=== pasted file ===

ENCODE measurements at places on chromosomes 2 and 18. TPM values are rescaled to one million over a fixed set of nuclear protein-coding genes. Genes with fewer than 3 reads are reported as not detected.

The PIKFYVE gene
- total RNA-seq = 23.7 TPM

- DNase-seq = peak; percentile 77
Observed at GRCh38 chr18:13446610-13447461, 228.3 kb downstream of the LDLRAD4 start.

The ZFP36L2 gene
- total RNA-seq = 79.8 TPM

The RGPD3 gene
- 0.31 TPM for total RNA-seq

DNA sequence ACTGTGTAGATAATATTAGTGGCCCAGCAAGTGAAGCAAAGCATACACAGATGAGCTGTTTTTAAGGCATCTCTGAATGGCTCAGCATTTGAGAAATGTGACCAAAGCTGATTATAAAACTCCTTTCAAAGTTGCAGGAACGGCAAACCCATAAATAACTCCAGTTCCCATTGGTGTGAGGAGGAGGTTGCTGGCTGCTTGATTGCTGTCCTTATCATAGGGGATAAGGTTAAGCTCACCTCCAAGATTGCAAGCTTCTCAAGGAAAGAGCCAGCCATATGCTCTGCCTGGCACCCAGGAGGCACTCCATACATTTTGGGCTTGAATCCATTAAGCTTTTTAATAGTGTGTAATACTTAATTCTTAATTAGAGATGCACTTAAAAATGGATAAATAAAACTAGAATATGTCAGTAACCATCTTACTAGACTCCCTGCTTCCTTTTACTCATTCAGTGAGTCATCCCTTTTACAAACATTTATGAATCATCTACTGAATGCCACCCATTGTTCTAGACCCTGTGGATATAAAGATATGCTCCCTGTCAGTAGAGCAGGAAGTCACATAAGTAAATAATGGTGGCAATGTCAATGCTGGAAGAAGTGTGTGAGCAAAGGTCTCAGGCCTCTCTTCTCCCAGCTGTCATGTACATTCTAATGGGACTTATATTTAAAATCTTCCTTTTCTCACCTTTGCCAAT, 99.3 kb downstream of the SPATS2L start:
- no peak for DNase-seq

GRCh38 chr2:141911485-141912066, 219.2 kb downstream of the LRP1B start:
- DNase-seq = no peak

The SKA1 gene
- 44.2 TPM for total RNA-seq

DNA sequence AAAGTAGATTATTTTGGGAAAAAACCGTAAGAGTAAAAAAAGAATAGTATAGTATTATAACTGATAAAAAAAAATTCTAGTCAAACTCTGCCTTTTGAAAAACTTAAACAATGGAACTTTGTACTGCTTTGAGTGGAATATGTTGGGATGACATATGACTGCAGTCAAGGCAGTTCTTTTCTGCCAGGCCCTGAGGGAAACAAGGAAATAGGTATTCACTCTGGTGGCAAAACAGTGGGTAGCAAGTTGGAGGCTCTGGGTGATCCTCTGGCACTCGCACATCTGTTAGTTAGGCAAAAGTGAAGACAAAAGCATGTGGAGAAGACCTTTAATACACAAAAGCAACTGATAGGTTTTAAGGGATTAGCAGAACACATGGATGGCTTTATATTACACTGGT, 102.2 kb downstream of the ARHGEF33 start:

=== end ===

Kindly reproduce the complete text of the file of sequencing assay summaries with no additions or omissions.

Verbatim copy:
ENCODE measurements at places on chromosomes 2 and 18. TPM values are rescaled to one million over a fixed set of nuclear protein-coding genes. Genes with fewer than 3 reads are reported as not detected.

The PIKFYVE gene
- total RNA-seq = 23.7 TPM

- DNase-seq = peak; percentile 77
Observed at GRCh38 chr18:13446610-13447461, 228.3 kb downstream of the LDLRAD4 start.

The ZFP36L2 gene
- total RNA-seq = 79.8 TPM

The RGPD3 gene
- 0.31 TPM for total RNA-seq

DNA sequence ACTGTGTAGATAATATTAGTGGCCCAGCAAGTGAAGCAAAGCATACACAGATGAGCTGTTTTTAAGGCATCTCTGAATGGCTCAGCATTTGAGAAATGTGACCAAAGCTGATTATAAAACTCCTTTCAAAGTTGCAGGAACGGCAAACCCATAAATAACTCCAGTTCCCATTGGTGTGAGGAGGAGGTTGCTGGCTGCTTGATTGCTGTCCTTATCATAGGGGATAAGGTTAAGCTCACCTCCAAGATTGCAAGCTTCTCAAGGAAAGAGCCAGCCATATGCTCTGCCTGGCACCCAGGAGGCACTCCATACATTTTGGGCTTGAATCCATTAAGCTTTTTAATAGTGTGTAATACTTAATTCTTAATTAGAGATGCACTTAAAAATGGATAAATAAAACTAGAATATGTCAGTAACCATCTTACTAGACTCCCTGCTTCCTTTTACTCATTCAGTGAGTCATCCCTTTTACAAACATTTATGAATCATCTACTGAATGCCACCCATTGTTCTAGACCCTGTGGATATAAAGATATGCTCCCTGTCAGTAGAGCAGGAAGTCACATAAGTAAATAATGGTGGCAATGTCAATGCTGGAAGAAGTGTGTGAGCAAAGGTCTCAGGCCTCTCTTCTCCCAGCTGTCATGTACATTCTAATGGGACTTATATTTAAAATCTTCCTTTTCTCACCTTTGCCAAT, 99.3 kb downstream of the SPATS2L start:
- no peak for DNase-seq

GRCh38 chr2:141911485-141912066, 219.2 kb downstream of the LRP1B start:
- DNase-seq = no peak

The SKA1 gene
- 44.2 TPM for total RNA-seq

DNA sequence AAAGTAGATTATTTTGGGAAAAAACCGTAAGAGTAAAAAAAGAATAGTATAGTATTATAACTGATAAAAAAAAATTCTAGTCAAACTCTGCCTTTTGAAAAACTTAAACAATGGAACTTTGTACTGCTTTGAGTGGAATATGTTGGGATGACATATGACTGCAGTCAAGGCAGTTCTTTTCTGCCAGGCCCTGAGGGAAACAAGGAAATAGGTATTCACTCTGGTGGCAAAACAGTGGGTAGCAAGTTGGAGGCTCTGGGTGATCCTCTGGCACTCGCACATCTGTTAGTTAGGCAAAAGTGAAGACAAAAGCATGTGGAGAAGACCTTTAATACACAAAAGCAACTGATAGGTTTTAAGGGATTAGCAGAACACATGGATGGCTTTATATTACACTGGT, 102.2 kb downstream of the ARHGEF33 start: